Response to planning application 18/2977/FUL – Marble Hill by Richmond Biodiversity Partnership

Introduction

SWLEN has co-ordinated the response of the Richmond Biodiversity Partnership (RBP) to English Heritage’s latest planning application in relation to proposed work at Marble Hill House and Park.  A full copy of RBP’s observations is below.  They centre around the works proposed to the four woodland quarters around the house which are currently inhabited by badgers, song thrushes, bats and other species that are a conservation priority under national and local protection plans. 

The RBP has had concerns about the management of the woodland quarters by English Heritage in the past, including the placing of noisy equipment close to badger setts during filming and the clearance of understorey in the woods that is valuable habitat for nesting birds – see photos below.

The RBP is keen to ensure that work carried out in the woodland quarters is done in a way that minimises disturbance to wildlife, including avoiding any works during the nesting season, carrying out most work by hand using non-mechanical equipment, and not using the northern quarters as a storage site during work to the house.  It welcomes proposals to carry out further surveys before any work is commenced, to ensure the redesigned quarters are not accessible by dogs and to increase biodiversity elsewhere in the park by further planting and allowing wildflowers to flourish.

Planning Response
Richmond Biodiversity Partnership (RBP) started in 1998 as the Richmond Biodiversity Group and was renamed in 2011. Members include the Royal Parks, Historic Royal Palaces, the Wildfowl and Wetlands Trust, Barnes, and Thames Landscape Strategy, as well as many local groups and individuals with an interest in wildlife and ecology. RBP is chaired by Colin Cooper Chief Executive Officer of the charity South West London Environment Network which acts as its Secretariat. RBP is responsible for developing and implementing Richmond’s Biodiversity Action Plan.


The Natural Environment and Rural Communities (NERC) Act came into force on 1st October 2006. Section 41 (S41) of the Act requires the Secretary of State to publish a list of habitats and species which are of principal importance for the conservation of biodiversity in England. The list has been drawn up in consultation with Natural England, as required by the Act.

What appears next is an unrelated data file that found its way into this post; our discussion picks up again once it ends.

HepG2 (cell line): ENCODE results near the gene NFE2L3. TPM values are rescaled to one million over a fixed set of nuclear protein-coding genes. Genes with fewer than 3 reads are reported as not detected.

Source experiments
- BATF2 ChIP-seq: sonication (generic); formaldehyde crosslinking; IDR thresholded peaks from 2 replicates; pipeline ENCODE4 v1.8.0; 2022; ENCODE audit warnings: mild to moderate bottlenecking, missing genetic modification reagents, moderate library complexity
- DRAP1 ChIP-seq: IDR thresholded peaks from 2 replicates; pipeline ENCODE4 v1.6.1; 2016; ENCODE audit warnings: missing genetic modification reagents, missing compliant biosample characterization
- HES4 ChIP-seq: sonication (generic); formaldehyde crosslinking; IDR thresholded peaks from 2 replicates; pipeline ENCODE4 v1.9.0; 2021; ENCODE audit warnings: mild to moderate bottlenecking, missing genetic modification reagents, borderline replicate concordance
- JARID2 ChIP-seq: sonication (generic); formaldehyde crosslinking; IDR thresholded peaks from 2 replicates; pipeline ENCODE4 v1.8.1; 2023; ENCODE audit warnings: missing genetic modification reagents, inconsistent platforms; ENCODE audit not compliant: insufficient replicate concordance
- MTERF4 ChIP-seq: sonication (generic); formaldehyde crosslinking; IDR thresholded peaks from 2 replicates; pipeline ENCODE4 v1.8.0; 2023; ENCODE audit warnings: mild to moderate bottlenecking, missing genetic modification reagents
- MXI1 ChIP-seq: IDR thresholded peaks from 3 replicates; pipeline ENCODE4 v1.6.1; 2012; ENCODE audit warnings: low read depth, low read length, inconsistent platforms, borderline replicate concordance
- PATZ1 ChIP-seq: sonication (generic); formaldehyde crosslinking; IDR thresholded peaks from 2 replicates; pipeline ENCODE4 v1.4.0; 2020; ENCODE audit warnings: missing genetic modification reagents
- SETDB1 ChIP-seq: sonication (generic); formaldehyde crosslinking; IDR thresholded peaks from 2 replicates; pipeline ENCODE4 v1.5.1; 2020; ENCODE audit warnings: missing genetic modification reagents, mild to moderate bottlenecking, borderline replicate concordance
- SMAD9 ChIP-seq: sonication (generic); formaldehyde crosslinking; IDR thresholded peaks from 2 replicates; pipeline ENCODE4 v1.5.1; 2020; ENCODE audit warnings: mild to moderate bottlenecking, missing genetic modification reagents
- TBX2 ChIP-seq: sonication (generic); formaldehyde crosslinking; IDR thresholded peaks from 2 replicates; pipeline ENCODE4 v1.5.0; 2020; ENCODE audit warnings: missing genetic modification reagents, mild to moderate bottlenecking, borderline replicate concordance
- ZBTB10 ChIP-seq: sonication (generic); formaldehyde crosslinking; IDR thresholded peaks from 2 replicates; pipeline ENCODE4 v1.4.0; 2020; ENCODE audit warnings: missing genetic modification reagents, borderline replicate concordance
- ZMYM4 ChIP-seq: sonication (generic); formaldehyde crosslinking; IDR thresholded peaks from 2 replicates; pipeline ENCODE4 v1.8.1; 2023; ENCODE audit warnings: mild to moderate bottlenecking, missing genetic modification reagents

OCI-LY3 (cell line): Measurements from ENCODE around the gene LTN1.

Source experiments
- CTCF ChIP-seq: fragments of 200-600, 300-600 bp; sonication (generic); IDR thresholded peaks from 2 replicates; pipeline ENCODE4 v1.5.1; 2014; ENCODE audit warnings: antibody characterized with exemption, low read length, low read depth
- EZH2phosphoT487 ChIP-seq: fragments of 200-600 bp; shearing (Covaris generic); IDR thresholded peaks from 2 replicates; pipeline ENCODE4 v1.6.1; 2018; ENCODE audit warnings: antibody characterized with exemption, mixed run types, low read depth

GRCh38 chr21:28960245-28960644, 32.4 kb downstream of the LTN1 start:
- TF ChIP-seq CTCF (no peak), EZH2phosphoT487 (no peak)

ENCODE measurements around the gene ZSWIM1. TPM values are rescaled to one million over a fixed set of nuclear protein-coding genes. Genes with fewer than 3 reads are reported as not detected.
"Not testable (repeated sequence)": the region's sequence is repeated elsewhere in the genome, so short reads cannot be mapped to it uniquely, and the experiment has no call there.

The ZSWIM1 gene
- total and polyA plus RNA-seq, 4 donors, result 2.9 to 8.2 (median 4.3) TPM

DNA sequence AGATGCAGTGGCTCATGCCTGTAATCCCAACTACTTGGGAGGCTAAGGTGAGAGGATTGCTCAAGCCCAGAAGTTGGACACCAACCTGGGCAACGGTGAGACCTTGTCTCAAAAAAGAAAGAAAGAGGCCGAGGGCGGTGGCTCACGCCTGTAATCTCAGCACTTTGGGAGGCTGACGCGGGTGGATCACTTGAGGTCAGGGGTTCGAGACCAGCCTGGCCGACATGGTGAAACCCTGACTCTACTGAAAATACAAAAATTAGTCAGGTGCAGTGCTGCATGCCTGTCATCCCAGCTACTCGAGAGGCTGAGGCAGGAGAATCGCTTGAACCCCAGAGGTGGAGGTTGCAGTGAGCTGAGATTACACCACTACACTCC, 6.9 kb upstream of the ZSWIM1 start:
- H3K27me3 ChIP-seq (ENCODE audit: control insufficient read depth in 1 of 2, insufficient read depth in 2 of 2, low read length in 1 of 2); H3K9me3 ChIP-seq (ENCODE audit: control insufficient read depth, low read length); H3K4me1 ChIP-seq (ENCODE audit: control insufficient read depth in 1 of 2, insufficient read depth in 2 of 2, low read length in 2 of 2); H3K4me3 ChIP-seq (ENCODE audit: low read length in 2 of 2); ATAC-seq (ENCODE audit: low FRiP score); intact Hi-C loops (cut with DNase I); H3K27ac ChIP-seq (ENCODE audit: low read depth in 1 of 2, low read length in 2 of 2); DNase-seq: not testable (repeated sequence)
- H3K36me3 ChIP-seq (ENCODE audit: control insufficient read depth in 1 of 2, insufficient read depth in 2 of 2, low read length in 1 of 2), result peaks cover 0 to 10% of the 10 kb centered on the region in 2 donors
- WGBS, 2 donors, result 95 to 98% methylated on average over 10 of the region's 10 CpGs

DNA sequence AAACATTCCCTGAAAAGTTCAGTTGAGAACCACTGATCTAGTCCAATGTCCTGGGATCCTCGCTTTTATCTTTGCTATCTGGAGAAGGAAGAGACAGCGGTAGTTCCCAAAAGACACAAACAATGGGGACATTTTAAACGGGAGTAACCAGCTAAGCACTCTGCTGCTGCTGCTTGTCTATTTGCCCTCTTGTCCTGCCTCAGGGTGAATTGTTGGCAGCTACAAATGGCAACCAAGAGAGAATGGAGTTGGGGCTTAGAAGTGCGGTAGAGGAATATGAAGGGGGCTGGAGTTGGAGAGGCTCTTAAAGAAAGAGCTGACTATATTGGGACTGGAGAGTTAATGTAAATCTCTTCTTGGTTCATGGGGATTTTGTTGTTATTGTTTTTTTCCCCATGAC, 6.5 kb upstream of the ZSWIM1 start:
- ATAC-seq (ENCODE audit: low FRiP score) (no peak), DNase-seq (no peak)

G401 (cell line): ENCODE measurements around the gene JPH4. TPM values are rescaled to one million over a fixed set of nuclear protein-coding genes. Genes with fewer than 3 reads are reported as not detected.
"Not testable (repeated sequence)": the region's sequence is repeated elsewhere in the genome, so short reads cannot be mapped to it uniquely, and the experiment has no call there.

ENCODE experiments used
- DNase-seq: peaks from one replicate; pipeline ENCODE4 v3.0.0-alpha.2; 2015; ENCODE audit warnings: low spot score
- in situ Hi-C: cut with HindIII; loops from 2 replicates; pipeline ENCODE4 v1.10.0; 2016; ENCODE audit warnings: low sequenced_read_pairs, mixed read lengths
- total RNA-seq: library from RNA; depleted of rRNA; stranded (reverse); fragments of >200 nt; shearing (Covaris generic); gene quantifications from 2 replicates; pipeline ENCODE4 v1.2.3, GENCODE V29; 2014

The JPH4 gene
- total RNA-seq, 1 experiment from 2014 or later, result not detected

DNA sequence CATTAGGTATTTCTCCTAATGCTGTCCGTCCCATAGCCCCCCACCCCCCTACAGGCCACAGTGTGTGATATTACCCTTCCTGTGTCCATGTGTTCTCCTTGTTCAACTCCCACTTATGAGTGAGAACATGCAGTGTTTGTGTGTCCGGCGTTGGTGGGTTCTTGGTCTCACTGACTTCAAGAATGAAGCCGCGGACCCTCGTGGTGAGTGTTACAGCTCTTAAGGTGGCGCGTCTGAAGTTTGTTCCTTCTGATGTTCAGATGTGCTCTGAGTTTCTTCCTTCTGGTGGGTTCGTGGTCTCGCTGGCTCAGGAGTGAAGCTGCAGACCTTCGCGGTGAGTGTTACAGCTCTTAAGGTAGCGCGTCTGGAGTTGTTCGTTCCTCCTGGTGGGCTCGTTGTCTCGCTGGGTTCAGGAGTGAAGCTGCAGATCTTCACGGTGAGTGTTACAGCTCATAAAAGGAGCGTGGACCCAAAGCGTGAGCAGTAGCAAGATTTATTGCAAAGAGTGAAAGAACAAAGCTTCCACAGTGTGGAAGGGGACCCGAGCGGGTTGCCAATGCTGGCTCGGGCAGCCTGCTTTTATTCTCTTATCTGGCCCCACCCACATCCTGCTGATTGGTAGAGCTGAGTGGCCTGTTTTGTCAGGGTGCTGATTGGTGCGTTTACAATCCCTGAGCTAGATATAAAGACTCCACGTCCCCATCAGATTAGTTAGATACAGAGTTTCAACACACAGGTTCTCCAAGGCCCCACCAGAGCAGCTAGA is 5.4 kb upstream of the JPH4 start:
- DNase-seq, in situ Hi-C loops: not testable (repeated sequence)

The Richmond Biodiversity Action Plan (BAP) contains individual species action plans covering many of these priority species which are in decline nationally and require conservation action at local level, including bats and song thrushes. The plans exist to:
• Effectively conserve wildlife and remedy deficiencies
• Develop targets and action plans for the conservation of habitats and species that are of international, national, regional, or local importance;
• Promote access to and enjoyment of wildlife; and
• Resolve conflicts between nature conservation and other interests.

The Richmond BAP is a material consideration in any planning application under the National Planning Policy Framework (NPPF). The NPPF aims to minimise impacts on biodiversity and provide net gains in biodiversity where possible, contributing to the Government’s commitment to halt the overall decline in biodiversity, including the establishment of coherent ecological networks more resilient to current and future pressures. 

Although not specifically covered in a species action plan, the RBP also takes an interest in badgers and seeks to protect their habitat and ensure that legal requirements relating to disturbing their habitat are met.

Contribution of members of RBP to this response
All members of RBP were consulted about and given the opportunity to contribute to this response.

Two members of the RBP have not contributed to this response as they have a connection to the planning application and Marble Hill Revived project. Salix Ecology undertook the Breeding Birds Survey submitted with the planning application on behalf of English Heritage. The Environment Trust developed and maintains a market garden at Marble Hill, is named as a community partner in English Heritage’s Heritage Lottery Funding application and will receive some funding should the project go ahead.

The London Borough of Richmond as the planning authority has also not contributed to the response, although it is a member of the RBP.

The RBP Bats Species Action Group has submitted a separate response to the planning application which should be read together with this response.

London Wildlife Trust is also a member of RBP due to its stewardship of the Shot Tower and Crane Park Island. Tony Wileman of London Wildlife Trust’s Central Office has written its response dated 2nd November 2018 in its role as a consultee. It has not liaised with RBP about this response. RBP broadly agrees with the conclusions of the LWT response.

Comments on the Application